“Some people choose to twist the natural world for their own ends,” the druid spat. “It doesn’t occur to the same degree in the lesser animals, but is very common among the species that claim the label of ‘intelligent.’ Nature is very resilient, she accepts all her children’s attempts to force their will on her. Even the smallest life attempts to change its environment to suit its perceived needs. This is by her design, change amuses her.”

“She controls these changes through the cycle of life and death. It is why every death feeds a life, why every life ends in a death. Her cycle is perfection,” Esther took in Shan and Craig’s gazes one at a time before she continued, “but some of her children are more determined than others. She has many tricks available to right things; weather, the ground itself, her loyal servants. She can even use her more independent children to police themselves. For every person determined to break her cycle, there are more willing to fight to right it.”

“Life and death. Success and failure,” Esther continued, “these are the constants provided to us by Nature. She gives us the freedom to make the journey on our own. We fill in our own destiny while she observes and quietly guides.”

“And it is her will that everything I do ends in failure,” Craig summarized. “Goodnight, ladies,” he offered as he got up and left to his tent.

“It is not always easy to see our place in nature,” Esther said.

Shan had listened closely as Esther explained her view of the world. There was some sense to the view but it seemed too simple an explanation of the world. There was a guiding hand at work in the world, Shan had been taught this from an early age. The Goddess guided everyone’s destiny, Her influence was obvious and absolute. Shan had no doubt in Her existence.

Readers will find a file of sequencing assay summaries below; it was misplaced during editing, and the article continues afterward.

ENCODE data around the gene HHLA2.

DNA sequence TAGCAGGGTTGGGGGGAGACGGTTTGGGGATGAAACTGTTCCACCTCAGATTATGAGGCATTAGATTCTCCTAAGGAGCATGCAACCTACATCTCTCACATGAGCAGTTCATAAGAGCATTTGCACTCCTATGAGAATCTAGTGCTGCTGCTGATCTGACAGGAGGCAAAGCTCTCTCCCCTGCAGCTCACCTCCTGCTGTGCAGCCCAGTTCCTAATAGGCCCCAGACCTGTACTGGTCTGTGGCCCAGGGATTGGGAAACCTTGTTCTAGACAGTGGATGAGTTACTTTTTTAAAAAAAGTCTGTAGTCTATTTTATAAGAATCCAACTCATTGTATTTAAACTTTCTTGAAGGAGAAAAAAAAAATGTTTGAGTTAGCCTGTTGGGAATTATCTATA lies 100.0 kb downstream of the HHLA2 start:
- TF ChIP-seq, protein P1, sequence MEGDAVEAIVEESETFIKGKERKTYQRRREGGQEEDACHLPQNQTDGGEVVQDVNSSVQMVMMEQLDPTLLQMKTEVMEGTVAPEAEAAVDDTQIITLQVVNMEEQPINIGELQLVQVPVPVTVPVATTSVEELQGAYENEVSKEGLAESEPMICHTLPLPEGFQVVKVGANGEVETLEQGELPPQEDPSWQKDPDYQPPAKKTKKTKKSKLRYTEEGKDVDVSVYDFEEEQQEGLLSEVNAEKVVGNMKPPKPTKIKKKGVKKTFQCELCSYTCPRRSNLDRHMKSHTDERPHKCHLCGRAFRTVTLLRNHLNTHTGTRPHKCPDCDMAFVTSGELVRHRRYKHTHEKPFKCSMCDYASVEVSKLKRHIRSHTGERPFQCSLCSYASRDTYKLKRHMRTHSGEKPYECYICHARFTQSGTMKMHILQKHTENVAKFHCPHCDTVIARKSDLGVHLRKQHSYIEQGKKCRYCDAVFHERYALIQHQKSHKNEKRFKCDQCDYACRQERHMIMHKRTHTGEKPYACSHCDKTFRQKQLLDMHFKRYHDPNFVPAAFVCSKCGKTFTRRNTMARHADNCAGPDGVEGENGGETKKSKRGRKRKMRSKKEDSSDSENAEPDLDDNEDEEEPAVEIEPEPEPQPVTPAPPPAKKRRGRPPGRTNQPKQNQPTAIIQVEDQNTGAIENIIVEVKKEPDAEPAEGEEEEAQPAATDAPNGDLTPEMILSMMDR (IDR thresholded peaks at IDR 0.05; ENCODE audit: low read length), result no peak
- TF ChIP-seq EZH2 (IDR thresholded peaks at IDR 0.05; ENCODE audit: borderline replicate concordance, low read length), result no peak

“And the Goddess?” Shan asked. “Where does she fit into this cycle?”

“You will not like the answer,” Esther replied.

“My Faith is not so easily shaken,” Shan pressed.

“We know a little of the Goddess and her rise to power,” Esther began. “The ruined tower was not always a destroyed relic. At one point it was a beacon of power, home to a civilization that rivalled the greatest among your twelve. Although it fell many lifetimes ago, we still remember some of the teachings from that time. That, however, doesn’t matter.”

“The Goddess,” Esther explained, “was an entity determined to dominate nature and the cycle. She did for a time. She succeeded in binding a nation to her will. She forced thousands to adopt a system of belief that has endured unto this day. It was an amazing accomplishment, to be sure, but she could not break free of the cycle. Death took her, her world view would live on in her people but she could not escape the fate of all living things. Death takes us all and the cycle continues.”

“Your Goddess was an impressive mortal,” Esther concluded, “but she was no deity. Nature birthed her and to Nature she was returned.”

“How does she still speak to Her chosen?” Shan asked.

“Does she?” Esther countered. “Has she spoken with you?”

“Through Her teachings, yes,” Shan answered.

“But not directly?” Esther attempted to clarify.

“No,” Shan admitted.

Esther nodded. “Nature speaks to us constantly. In the air we breathe, the water we drink, the food we eat. In the first cries of the newly born, in the final rattling breath of the dying. In all its beauty and its ugliness, Nature speaks to us.”

“You have given me much to consider,” Shan said. She got up and went to her tent. It was late and morning would break before they knew it.

“Sleep well,” Esther offered, her gaze lost in the dance of the fire.